UNPO and the Lakota Nation's right to self-determination
"It is the duty of every United States citizen to lobby their leadership to honour the treaties, respect the Oglala Lakota people's right to self-determination, and to remove the American colonial system of the Indian Re-organisation Act tribal council for Lakota reservations (IRA) that was imposed on the Lakota people"
This in short reflects the view of the Lakota people and their traditional leadership regarding US disregard of their fundamental right to self-determination. The UNPO, through previous and more recent special missions to Lakota territory, has unequivocally express its active support to the Lakota, including lobbying their case at international faura such as the UN. The visit of Senator John Nimrod to the Tetuwan Oyate, and his subsequent discussions with its Working Group at the Tetuwan Oyate International Embassy on 27 and 28 June 2001, is but one example in this respect.
Senator Nimrod is the current chairperson of the UNPO General
Assembly. Mr Miguel Alphonso Martinez, expert of the UN Working Group on Indigenous
Peoples, and a Cuban national, was also invited to participate in the meeting,
but was unable to do so, due to his temporary detainment by US customs officials.
He, however, did pay a visit at a later stage. Mr Martinez, in his 1998 UN-sponsored
Treaty Study on the position of Indigenous Peoples, concluded that the US government
has not honoured its treaties with the Lakota, acknowledging their inherent
sovereignty on own territory, particularly the Fort Laramie Treaty of 1868.
Besides the confiscation of millions of acres, the Treaty was grossly violated through the Indian Re-organization Act of 1934, replacing traditional government with corporate-like administrations responsible to the US federal government system.
A number of important issues were discussed by the meeting. Many from the tribal areas in the Dakotas were present and speeches stressed, inter alia, the need to "change a system that simply does not work for grass roots members of the Lakota people". Reference was made to the gross mismanagement of tribal funds by the IRA council, recalling a peaceful occupation of its building in the Pine Ridge reservation by concerned Lakota people in January 2000, to rid the nation of corrupt officials serving a neo-colonial system. It has been noted that the Pine Ridge reservation has statistically been the poorest region in the US where unemployment runs close to 90%. The so-called Grass Roots Oglala Lakota Oyate demanded the immediate and permanent removal of some key council officials, pending a federal grand jury investigation into their mismanagement of funds. It was also demanded that the IRA council be abolished and replaced by a new form of self-governance.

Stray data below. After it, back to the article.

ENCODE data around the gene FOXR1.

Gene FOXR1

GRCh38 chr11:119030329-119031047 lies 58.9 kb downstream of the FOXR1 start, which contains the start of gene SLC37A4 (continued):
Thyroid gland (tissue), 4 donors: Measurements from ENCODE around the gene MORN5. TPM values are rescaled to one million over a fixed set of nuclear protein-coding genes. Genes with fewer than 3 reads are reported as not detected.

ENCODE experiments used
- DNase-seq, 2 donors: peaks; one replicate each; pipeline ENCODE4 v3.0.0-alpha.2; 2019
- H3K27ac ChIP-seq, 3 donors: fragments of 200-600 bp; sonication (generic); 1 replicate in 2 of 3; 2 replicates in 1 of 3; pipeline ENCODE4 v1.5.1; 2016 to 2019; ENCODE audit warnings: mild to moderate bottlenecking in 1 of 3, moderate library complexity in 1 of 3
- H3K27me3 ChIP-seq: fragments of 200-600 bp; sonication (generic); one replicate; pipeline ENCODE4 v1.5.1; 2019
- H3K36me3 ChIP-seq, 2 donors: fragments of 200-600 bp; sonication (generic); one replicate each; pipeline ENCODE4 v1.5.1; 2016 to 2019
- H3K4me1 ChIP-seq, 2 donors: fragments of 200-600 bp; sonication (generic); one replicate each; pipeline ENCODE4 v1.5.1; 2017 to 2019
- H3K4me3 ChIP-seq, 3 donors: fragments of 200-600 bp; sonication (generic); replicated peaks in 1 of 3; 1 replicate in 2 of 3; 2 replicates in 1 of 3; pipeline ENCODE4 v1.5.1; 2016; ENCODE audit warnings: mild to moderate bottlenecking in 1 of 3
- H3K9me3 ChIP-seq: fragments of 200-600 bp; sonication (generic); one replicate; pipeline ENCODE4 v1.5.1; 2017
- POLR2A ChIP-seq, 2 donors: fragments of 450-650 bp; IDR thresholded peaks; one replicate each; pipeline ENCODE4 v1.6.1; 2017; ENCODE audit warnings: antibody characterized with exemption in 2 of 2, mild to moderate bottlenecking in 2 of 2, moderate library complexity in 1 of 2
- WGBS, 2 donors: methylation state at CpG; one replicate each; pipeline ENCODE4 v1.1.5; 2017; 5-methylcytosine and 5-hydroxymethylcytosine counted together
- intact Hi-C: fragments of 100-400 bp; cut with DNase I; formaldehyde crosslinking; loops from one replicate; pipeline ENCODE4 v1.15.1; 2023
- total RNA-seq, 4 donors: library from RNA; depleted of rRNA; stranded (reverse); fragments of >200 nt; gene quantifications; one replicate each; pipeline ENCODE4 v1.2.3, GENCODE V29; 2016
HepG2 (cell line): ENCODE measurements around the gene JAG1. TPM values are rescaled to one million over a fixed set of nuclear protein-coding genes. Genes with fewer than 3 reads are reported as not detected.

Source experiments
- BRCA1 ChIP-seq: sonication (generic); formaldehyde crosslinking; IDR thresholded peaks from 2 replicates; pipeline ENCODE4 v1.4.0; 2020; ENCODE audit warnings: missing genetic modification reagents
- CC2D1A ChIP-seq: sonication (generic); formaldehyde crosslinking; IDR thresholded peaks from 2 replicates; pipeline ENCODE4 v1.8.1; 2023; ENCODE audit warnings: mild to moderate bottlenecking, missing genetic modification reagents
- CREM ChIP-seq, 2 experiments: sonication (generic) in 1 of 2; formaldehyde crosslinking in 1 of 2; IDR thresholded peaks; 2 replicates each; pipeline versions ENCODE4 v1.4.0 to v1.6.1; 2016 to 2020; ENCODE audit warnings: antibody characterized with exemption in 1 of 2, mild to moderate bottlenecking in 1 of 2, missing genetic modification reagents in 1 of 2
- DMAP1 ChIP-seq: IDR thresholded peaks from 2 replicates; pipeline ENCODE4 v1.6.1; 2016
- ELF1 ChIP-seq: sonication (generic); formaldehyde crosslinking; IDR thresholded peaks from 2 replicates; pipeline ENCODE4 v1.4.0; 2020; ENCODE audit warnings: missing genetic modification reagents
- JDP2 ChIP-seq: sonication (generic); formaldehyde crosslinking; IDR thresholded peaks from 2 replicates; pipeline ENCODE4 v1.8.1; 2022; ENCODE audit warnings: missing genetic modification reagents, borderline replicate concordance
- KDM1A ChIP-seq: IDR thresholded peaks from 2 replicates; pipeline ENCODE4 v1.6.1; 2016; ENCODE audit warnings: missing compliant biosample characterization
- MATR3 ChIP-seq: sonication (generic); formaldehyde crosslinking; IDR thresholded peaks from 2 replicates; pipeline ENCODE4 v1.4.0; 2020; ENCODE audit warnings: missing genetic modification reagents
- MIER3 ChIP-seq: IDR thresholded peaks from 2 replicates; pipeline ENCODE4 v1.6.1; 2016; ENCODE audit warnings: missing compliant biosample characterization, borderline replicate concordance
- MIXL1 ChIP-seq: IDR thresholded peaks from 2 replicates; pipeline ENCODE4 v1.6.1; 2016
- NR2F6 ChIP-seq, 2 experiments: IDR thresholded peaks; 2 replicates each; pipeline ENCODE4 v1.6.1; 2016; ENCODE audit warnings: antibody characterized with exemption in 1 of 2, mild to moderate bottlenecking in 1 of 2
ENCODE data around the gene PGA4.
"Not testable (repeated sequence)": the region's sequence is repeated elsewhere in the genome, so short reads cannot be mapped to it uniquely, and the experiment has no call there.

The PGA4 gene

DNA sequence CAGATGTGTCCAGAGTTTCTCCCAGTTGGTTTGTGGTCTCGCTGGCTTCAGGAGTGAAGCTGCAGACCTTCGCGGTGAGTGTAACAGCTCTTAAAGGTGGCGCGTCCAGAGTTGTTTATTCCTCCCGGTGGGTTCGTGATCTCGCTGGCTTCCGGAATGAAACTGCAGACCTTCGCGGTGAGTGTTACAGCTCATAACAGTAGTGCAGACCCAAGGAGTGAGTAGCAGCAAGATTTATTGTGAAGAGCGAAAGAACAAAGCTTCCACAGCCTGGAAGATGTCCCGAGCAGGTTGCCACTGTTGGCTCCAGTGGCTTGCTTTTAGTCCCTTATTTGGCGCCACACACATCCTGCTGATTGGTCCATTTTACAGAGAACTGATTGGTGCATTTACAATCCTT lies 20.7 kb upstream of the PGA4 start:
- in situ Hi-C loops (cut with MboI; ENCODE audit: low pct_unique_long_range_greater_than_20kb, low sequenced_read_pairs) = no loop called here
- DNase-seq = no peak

Without violence or the threat of violence, the Lakota people and traditional leadership continue to peacefully communicate their legal demand for self-determination, and have taken direct action on their own behalf. Senator Nimrod, on behalf of the UNPO, has committed the organisation to assist the Lakota by all possible means to strengthen their case through international appeal to other UNPO members, UN System bodies, other international law organisations, NGOs and the media. The objective is to at least obtain a referendum on the eventual replacement of the IRA council system. In the words of Tony Black Feather, spokesperson of the Tetuwan Oyate Treaty Council:
"We are not a nation within a nation. We are a nation protected by international law and we file our grievances internationally and through UNPO and the UN."
The meeting was concluded by formulating and signing a proclamation declaring the Lakota Red Cloud Building as the first North American Indigenous Embassy, presented to Senator Nimrod. The Senator raised the proclamation's contents during the UNPO Steering Committee meeting in The Hague on 14-15 July 2001. The Lakota issue and proclamation has also been deferred to the upcoming UNPO Conference on Decolonisation planned for January 2002.